News - General Motors
Official: GM takes Chapter 11
Holden ‘not impacted’ by GM bankruptcy filing in US
2 Jun 2009
GENERAL Motors has filed for Chapter 11 bankruptcy as widely anticipated, listing debts of $US172 billion ($A212 billion).
But GM Holden says the move will have no direct impact on its Australian design, engineering and manufacturing operations, and no local jobs will be lost.
Holden also says it will be part of the “New GM” – the post-bankruptcy company that is expected to emerge with the aid of $US15 billion bankruptcy financing from the US government.
In the US, GM’s bankruptcy filing came on the same day as a US bankruptcy judge approved the sale of most of Chrysler’s assets to a group led by Fiat SpA (see separate story).
While the GM restructuring makes the US government the biggest shareholder under a debt-for-equity arrangement, President Obama said GM executives would be left to run the company that will emerge from bankruptcy in 60 to 90 days.
GM Holden's Mark Reuss.
"Our goal is to get GM back on its feet, take a hands-off approach and get out quickly," he said in a televised announcement.
The bankruptcy filing – announced by GM CEO Fritz Henderson in New York overnight – is the largest by a manufacturing company in US history.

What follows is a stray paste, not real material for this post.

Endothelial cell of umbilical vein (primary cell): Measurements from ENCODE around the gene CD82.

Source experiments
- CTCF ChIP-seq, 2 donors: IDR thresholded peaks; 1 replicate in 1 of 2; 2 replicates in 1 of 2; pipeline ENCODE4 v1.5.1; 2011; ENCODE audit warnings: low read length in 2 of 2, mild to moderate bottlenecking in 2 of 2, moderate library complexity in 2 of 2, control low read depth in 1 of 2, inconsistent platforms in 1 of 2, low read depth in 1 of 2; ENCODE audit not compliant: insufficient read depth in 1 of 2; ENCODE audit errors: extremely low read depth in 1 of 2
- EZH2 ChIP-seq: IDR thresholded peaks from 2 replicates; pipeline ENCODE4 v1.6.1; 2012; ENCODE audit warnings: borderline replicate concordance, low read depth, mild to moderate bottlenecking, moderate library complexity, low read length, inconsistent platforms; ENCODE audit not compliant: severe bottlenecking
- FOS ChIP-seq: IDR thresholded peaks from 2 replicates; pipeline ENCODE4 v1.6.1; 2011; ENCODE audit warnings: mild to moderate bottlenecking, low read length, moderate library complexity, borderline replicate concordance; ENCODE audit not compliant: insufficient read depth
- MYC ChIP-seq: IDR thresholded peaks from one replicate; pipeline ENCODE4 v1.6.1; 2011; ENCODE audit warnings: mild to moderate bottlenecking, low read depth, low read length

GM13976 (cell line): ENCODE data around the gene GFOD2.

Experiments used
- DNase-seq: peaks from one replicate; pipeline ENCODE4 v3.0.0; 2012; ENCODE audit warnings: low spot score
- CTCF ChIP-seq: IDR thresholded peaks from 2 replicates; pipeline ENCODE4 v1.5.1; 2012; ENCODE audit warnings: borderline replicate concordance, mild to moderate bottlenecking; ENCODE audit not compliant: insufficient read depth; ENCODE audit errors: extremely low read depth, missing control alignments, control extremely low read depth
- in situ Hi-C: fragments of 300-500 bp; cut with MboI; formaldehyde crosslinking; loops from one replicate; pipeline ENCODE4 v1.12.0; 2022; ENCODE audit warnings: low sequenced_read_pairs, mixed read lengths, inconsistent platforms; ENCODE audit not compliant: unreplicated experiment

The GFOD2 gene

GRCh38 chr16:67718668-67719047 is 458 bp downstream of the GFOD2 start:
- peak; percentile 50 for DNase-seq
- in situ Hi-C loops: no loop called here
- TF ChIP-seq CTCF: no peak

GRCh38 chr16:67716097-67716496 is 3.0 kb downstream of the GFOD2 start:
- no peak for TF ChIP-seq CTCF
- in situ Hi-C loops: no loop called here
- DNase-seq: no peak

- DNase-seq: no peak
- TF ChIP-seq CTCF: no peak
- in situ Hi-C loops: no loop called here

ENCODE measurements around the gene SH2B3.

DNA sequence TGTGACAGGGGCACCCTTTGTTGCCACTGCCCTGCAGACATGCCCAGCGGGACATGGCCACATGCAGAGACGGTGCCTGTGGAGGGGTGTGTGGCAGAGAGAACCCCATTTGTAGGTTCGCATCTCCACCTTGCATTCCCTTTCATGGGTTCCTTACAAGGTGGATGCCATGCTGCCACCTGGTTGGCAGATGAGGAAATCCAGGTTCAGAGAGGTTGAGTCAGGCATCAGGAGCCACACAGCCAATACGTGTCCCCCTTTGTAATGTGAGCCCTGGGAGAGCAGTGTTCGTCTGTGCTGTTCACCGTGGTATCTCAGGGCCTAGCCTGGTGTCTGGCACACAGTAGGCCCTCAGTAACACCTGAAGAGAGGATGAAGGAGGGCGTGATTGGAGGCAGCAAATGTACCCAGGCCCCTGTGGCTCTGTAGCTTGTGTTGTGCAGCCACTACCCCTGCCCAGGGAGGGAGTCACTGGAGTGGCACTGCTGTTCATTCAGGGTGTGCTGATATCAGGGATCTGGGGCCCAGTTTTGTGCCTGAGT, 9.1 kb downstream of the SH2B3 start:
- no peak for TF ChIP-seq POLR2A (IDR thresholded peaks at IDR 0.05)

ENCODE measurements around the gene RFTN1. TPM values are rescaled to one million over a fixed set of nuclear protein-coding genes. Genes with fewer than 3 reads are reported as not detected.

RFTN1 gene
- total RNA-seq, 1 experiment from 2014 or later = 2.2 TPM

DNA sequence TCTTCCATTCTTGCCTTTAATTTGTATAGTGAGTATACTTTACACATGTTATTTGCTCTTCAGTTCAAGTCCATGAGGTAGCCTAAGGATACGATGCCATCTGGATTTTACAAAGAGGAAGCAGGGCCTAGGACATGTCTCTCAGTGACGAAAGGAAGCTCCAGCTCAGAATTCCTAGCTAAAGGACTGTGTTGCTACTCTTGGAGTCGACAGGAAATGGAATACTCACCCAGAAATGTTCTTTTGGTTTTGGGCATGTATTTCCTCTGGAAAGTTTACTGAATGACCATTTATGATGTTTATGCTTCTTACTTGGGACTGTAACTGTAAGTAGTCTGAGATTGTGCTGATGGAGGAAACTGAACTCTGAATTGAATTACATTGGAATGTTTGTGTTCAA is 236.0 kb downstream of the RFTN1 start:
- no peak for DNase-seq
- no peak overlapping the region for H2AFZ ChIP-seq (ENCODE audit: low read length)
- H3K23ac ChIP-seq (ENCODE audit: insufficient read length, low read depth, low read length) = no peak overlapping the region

GM said it would not rush into dealership terminations under bankruptcy protection, instead sticking with the 18-month grace period for dealers who have already received termination letters.
It also has identified 14 plants to be closed or idled in North America, including four assembly plants.
In Australia, Holden chairman and managing director Mark Reuss said that all GM business in Asia-Pacific – including GM Holden – would not be directly affected by the bankruptcy filing in the US Federal Court.
“Holden is a subsidiary of GM, but we are a corporate entity in our own right – an independent company under Australian law,” he said.
“Beyond that, Holden will be an important part of the New GM.”
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